Keep reading for my tips for success!

Tips for the most realistic DIY acorns

  1. Be sure that the point of the egg is at the bottom of the acorn for the most realistic shape.
  2. Pull fabric tightly so it adheres to the shape of the egg. Try to create even gathers but don't stress about getting it perfect, it won't matter!
  3. When gluing the twine for the tops, cut the ends at an angle to reduce bulk. Keep the twine layers as close as possible to cover the top of the fabric, and to create a solid looking acorn top.
  4. You will have a lot of glue strands and even some twine fuzz. To reduce this, use a lighter to carefully burn the twine. Keep flame moving evenly and quickly, and you'll see glue threads and twine fuzz vanish. Do this before you add the stem! You can see how I did this when I made my DIY bee skeps HERE. Burning the twine will also slightly darken it, which gives it more dimension.
  5. If you have sensitive fingers, wear silicone finger tips to protect your pinkies from the hot glue! I may have burned off all my fingerprints 😕
I am so pleased with the results of these rustic fabric acorns and I'm sharing a few ideas for styling them in your fall decor!

Ideas for styling fabric acorns

Pile your crafted fabric acorns in a small bowl or plate with a couple of fall leaves. Because my acorns have patterns, I used minimal decor around them so they don't get visually lost in the clutter! White vintage ironstone pieces help to anchor the acorns and give contrast!

These rustic primitive acorns are much larger than acorns in the wild, but they're still small. Keeping the decor around them minimal means they get center stage! Here I piled some gray blue hydrangeas in a basket, with a neutral drop cloth Fall sign and a single white pumpkin.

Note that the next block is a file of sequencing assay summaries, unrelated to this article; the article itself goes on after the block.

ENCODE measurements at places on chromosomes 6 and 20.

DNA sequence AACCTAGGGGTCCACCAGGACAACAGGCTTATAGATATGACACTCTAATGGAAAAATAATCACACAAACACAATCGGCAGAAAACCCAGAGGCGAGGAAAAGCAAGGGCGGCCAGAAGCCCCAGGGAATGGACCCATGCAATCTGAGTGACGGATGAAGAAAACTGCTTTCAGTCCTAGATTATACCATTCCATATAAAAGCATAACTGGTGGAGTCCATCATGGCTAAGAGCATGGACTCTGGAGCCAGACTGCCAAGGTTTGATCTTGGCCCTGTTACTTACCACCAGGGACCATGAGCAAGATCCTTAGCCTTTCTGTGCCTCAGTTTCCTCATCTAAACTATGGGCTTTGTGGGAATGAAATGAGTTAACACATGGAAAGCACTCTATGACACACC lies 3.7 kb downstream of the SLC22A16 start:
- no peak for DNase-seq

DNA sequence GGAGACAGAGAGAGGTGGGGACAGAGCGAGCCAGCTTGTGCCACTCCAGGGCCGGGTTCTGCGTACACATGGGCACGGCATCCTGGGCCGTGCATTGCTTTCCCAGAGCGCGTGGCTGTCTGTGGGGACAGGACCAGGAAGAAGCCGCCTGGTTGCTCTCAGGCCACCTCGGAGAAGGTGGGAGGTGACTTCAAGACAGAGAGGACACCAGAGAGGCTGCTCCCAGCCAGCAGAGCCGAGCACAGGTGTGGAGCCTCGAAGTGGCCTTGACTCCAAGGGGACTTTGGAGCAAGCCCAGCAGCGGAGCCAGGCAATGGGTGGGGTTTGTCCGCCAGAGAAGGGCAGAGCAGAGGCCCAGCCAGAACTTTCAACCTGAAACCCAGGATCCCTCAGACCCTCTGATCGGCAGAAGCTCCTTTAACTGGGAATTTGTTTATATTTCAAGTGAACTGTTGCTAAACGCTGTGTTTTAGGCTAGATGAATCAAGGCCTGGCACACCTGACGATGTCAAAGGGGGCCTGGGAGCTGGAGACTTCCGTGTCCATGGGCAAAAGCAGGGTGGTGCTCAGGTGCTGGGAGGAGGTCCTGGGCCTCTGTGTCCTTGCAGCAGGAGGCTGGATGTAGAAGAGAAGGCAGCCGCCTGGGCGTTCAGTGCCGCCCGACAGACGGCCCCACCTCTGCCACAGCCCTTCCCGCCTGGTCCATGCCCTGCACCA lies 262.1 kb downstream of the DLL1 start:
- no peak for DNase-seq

Remember contrasts. Display your handcrafted acorns on something that provides visual contrast. Here I used another small white plate set on top my painted vintage dresser.

The same rule applies if you used light colored fabrics for your acorns, use darker surroundings so they stand out.

For a more colorful display, pile acorns around a wreath wrapped candle. I recently made this candle with a blue floral napkin, and along with my blue gingham DIY tablecloth, it makes a cute display on my kitchen table.

The woven basket ties in with the colors of the acorns and makes for a pleasing, eye-catching display.

Other ways to style DIY acorns

I'm sure you can think of additional ways to use these acorns in your fall decorated home, here's just a few more I thought of:

  • create a garland by stringing acorns along a length of ribbon or jute, and hang along mantel
  • glue acorns into a wreath (this is more permanent) for your front door
  • use acorns to decorate individual fall place settings by placing one on each plate, you could even tuck in a name tag!

I hope you enjoyed this simple and affordable Fall craft and are excited to create your own version of rustic fabric acorns to use in your home ❤

Additional DIYs featured in this post:

bringing beauty to the ordinary,


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  1. They are beautiful. What size plastic eggs did you use? Thank you.

  2. Goodness, are these twine and fabric acorns ever adorable, Cindy! What a neat way to customize fall!

  3. How cute! Definitely going to try this this fall- thank you!

  4. In a million years I would have never thought to do this Cindy! What a cool and creative way to celebrate Fall and using the eggs is totally genius too. Pinned and will share them on my Friday Faves later this week. They're perfection! Hugs and happy fall, CoCo